Tag Archives: apartment

All News Stories Mentioning the Gun Fight in Front of Our Loft

5 Oct

I scoured the news to try to find out what happened at our lofts. There was one article and 4 peripheral mentions of the gun fight at our lofts.

Here is my story of what I observed that night for comparison:

St. Louis hopes solution to summer crime is combo of enforcement, youth programs

ST. LOUIS — City officials on Thursday outlined a plan to combine enforcement and funding to deter crime in the summer months.

The city will devote $1 million in Community Development Block Grants to provide summer programming for children and teens, including camps, pop-up events and three meals a day, officials said at an event with community partners at the O’Fallon Park Rec Complex YMCA.

At the same time, police patrols are being increased, said Heather Taylor, deputy director for the Department of Public Safety. The police department will use data to determine when and where officers should patrol to help reduce crime downtown and in the Downtown West neighborhood.

The dual tactics come amid concerns about an uptick in crime in the downtown area recently and as students are wrapping up classes ahead of summer. Taylor said keeping kids engaged and providing them resources is critical in creating a safer city and a better future. “I actually grew up in St. Louis city, and rec centers are why I’m here,” Taylor said. “… I grew up in the ’90s where homicides were at their highest in the city of St. Louis. If it wasn’t for rec centers, having that outlet and those resources available to me, I wouldn’t be a college graduate.”

The city and St. Louis Public Schools worked together to create Summer Fun STL, a series of youth camps, programs and pop-up events that will take place at seven locations from June 6 through July 29. The offerings also will include three meals a day for kids ages 5 to 17. City officials hope to serve about 700 kids with the programs. The locations are: Nance Elementary, Oak Hill Elementary, Ashland Elementary, Walbridge Elementary, Patrick Henry Downtown, Yeatman Middle School and Peabody Elementary School.

The Gateway Region YMCA also will provide programming with funding from the Prop S Youth at Risk Program. More information on the city’s youth summer programs is available at www.stlouis-mo.gov.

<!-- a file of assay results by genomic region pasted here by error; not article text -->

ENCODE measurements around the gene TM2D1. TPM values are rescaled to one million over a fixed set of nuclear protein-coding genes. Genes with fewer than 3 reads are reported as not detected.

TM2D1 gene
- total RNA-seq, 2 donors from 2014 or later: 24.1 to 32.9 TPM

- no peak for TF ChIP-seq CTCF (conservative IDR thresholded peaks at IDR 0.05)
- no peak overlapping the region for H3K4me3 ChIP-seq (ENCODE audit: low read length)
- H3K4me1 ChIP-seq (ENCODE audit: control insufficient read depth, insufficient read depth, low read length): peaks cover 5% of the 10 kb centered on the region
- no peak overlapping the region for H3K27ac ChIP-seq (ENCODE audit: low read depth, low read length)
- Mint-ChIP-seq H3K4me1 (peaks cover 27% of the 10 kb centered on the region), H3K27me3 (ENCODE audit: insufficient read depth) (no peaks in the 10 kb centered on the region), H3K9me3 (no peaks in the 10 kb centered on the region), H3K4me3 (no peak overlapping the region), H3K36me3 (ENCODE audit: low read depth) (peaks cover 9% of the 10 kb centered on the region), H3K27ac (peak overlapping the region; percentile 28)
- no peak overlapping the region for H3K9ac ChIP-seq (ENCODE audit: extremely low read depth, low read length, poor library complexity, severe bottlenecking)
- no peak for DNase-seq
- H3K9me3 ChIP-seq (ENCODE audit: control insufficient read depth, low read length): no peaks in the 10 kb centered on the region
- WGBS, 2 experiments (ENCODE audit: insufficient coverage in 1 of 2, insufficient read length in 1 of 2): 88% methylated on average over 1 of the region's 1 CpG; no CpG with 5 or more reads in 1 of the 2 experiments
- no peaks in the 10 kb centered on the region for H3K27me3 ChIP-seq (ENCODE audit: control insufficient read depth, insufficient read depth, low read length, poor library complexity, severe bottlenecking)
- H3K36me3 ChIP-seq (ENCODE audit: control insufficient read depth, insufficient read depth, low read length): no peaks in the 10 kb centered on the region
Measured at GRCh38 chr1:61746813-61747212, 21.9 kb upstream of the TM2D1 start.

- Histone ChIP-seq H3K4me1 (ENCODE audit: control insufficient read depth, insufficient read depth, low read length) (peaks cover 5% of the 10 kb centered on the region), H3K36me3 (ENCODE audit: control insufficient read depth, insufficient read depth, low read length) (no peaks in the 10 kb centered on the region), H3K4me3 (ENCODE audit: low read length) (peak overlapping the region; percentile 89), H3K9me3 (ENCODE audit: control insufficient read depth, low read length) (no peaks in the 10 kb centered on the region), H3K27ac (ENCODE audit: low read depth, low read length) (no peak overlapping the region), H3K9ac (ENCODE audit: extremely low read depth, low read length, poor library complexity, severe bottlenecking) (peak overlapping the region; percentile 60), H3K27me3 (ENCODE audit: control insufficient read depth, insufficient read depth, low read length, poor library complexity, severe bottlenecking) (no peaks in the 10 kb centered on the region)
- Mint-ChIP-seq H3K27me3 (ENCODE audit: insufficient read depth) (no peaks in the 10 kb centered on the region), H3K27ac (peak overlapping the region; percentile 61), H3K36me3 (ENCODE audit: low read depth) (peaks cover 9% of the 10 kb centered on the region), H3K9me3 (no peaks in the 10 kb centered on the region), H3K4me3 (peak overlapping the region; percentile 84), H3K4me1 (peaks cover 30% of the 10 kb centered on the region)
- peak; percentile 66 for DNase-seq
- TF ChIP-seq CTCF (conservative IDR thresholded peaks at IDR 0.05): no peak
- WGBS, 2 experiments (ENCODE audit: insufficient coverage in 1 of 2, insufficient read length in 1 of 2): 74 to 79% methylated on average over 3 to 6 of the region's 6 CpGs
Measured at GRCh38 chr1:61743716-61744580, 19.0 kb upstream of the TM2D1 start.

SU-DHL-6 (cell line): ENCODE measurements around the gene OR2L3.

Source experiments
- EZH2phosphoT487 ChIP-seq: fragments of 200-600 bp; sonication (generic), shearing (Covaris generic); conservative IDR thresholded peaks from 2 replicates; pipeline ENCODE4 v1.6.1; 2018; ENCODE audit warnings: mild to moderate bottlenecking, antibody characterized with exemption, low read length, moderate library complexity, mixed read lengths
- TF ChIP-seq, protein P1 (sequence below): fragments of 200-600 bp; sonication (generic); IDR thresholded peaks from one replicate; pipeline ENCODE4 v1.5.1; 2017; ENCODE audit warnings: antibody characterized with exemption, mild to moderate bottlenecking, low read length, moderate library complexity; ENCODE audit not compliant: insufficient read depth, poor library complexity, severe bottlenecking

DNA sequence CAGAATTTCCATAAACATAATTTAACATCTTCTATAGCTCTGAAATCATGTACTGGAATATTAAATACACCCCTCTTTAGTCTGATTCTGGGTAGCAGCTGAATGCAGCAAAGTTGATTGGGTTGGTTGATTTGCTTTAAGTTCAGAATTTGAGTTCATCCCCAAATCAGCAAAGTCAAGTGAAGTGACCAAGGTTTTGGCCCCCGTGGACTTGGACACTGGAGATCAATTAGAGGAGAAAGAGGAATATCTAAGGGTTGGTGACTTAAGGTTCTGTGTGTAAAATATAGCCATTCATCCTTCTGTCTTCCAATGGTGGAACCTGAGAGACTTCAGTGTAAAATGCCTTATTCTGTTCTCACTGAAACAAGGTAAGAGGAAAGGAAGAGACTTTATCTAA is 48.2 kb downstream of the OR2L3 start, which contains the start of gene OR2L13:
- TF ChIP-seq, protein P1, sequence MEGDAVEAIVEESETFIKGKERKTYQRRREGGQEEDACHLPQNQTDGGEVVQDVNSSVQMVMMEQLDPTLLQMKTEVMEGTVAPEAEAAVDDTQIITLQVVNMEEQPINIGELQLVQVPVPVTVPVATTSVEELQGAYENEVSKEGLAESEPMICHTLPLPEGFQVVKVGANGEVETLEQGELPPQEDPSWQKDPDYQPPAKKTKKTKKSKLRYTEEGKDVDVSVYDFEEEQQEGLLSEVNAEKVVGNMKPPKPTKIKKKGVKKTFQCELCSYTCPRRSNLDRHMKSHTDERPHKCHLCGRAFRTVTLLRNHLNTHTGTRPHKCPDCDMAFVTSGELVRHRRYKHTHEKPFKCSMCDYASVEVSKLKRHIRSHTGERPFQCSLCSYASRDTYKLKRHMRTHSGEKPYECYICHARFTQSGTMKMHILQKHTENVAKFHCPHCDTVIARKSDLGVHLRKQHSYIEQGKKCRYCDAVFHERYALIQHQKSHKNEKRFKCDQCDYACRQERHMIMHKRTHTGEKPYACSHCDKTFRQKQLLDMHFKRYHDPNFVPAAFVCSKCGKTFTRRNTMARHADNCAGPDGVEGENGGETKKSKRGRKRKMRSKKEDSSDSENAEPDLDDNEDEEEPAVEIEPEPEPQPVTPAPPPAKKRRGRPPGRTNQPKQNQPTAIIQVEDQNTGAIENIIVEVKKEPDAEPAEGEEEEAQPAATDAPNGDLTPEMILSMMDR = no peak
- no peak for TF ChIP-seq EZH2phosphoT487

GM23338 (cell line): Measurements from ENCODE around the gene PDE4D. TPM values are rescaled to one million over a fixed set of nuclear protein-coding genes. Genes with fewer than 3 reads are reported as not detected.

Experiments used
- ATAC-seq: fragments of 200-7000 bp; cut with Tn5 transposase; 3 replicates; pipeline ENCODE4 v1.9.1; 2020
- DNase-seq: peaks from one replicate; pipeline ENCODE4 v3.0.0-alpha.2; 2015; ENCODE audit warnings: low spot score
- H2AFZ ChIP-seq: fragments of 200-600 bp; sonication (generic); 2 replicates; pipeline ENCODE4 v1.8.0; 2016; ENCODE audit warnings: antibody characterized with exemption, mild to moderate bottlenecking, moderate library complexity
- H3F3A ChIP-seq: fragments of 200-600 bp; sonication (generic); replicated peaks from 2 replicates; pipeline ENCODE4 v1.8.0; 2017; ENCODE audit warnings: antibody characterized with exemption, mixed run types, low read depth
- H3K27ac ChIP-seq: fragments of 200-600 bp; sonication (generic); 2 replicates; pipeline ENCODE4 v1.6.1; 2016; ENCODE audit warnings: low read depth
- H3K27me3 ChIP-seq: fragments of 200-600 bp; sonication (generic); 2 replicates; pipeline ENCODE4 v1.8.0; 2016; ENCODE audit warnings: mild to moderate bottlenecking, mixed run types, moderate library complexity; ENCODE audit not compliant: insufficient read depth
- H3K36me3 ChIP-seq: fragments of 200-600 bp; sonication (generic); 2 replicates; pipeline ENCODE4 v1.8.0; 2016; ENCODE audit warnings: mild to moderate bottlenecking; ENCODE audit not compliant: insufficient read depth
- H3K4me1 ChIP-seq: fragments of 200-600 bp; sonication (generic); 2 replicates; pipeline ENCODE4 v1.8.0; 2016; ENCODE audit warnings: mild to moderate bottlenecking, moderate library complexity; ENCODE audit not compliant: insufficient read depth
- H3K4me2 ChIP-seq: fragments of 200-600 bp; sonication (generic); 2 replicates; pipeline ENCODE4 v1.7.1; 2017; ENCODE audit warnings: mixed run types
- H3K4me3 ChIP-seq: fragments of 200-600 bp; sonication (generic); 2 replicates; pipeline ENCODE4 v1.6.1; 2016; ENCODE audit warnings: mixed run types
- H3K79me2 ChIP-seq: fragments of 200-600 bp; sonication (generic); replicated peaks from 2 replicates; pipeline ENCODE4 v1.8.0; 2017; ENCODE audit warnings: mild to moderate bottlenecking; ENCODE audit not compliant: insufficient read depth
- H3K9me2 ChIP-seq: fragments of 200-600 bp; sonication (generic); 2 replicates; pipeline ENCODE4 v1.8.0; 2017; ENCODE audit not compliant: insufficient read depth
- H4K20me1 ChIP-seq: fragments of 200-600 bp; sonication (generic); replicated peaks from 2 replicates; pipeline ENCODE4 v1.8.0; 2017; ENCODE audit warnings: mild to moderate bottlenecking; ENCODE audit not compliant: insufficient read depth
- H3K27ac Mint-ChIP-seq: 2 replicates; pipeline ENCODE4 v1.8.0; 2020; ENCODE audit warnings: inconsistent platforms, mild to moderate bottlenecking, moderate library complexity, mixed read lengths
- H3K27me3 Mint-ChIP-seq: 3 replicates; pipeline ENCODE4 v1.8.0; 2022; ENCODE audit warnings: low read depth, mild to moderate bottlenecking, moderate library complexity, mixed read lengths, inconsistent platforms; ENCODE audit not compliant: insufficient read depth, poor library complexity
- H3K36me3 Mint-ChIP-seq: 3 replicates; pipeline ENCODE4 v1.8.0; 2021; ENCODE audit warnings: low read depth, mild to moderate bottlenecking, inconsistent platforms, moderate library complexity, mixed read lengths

Paired with the new programming, the city is boosting police enforcement efforts. Officers will work 12-hour shifts on Fridays, Saturdays and Sundays. And during peak crime hours — 7 p.m. to 3 a.m. — the city will increase traffic enforcement, air support, specialized units, park rangers and deputy marshals. A collaboration with the St. Louis Sheriff’s Office also will provide an increased police presence on Washington Avenue and Market Street.

The city began increased patrols of downtown about a month ago, and this week announced they have worked with rentable electric scooter companies to shut down the service at 7 p.m. in the downtown area after residents complained of safety hazards created by the scooters.

Additionally, Lt. Col. Michael Sack announced the city’s public safety department has developed an incident mass notification system in partnership with federal authorities, highway patrol and local agencies, to help the city investigate large-scale violence and mass shootings. Sack is the commander of the Bureau of Community Policing but will take over as interim police chief next month when Chief John Hayden retires.

6.) https://www.stltoday.com/news/local/crime-and-courts/st-louis-hopes-solution-to-summer-crime-is-combo-of-enforcement-youth-programs/article_b50b0c28-9379-582a-afff-77077a3d8763.html

Downtown ambassadors in St. Louis act as ‘eyes and ears’ to spot trouble, offer help

ST. LOUIS — On a warm June night in downtown St. Louis, a woman walked frantically around Kiener Plaza. She spotted two men in bright orange vests, ran up to them and asked if they’d seen a man with two small children. The kids were her godchildren, she explained, and the man had called to say they were stranded downtown, with no car. His phone had then died. The men in the vests, part of the Downtown Youth Ambassadors, had been paying attention. One asked if a child in the group had curly hair and a grayish shirt. Yes, the woman replied, in relief. “I think I saw them that way, but I’ll keep a lookout,” said the ambassador, pointing west toward Citygarden. When asked by a reporter if similar situations happen often, he nodded. “All the time,” he said, as he and his orange-vested partner continued walking throughout downtown.

The Youth Ambassadors program was created a year ago through the Downtown St. Louis Community Improvement District, a special taxing district that pays for cleaning, security and other services in the city’s entertainment and employment hub. A group of ambassadors, who are mostly school resource officers, patrol the streets every weekend to help visitors, answer questions and spot trouble. One of the primary objectives of the program was to help address mayhem and crimes that have occurred downtown, especially among teens. The ambassadors’ roles drew heightened attention this spring, as large groups of juveniles roamed the streets on electric scooters, with some occasionally breaking into fights. On the first Saturday in June, two teen girls were wounded when gunfire erupted as two groups of juveniles began fighting around 8 p.m. In 2022, at least one teen has been injured by gunfire in downtown every month.